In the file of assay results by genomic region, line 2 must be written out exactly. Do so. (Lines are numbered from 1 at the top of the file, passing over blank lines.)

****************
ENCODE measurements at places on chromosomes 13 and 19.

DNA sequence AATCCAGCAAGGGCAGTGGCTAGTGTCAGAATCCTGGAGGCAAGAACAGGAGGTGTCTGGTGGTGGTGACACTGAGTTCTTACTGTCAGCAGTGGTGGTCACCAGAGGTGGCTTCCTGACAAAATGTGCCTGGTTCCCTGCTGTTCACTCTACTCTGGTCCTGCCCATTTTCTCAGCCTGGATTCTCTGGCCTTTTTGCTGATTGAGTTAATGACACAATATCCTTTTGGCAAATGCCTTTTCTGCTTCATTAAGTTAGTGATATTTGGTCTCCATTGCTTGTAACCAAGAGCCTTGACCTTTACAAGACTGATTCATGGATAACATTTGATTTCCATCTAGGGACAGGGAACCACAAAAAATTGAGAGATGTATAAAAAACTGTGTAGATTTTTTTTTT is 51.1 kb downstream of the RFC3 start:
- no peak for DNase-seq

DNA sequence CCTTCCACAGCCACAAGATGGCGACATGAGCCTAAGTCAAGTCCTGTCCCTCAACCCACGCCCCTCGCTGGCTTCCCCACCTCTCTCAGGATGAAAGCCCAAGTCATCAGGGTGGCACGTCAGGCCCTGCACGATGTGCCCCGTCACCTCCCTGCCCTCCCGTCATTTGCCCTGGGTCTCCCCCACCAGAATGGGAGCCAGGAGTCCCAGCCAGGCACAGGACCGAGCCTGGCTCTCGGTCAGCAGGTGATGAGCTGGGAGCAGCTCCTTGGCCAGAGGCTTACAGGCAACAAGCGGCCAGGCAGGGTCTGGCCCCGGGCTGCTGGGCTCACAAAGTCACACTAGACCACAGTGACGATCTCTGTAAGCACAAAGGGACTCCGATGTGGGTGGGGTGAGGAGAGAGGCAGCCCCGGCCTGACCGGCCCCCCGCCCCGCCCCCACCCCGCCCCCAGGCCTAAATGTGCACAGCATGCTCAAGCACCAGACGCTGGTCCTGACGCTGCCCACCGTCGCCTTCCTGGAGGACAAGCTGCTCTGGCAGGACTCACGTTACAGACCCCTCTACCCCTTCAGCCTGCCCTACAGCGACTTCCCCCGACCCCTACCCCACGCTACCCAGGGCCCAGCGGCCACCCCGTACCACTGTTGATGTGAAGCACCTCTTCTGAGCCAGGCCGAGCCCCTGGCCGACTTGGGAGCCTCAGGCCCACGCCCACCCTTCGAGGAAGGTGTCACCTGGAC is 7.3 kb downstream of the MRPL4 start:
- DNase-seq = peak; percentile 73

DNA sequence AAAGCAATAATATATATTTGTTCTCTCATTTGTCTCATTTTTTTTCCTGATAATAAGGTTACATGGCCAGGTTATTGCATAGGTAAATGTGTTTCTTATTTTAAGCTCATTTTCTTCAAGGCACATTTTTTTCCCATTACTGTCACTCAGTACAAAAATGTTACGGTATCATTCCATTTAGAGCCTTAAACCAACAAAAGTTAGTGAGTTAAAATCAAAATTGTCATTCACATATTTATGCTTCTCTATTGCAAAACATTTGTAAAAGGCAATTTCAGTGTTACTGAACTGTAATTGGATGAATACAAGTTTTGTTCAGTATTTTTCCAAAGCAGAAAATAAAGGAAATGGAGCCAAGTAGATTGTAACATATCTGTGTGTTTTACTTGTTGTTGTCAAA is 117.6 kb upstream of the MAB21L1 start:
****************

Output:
DNA sequence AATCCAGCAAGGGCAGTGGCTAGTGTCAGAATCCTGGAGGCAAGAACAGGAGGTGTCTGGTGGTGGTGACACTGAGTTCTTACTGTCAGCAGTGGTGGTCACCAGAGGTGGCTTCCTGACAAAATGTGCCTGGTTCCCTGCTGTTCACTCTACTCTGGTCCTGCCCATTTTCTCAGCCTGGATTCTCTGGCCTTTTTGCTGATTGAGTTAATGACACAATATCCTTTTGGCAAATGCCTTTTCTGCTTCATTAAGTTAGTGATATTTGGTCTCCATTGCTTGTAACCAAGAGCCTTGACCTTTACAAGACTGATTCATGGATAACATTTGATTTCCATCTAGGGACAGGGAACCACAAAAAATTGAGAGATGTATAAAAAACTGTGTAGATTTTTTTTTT is 51.1 kb downstream of the RFC3 start: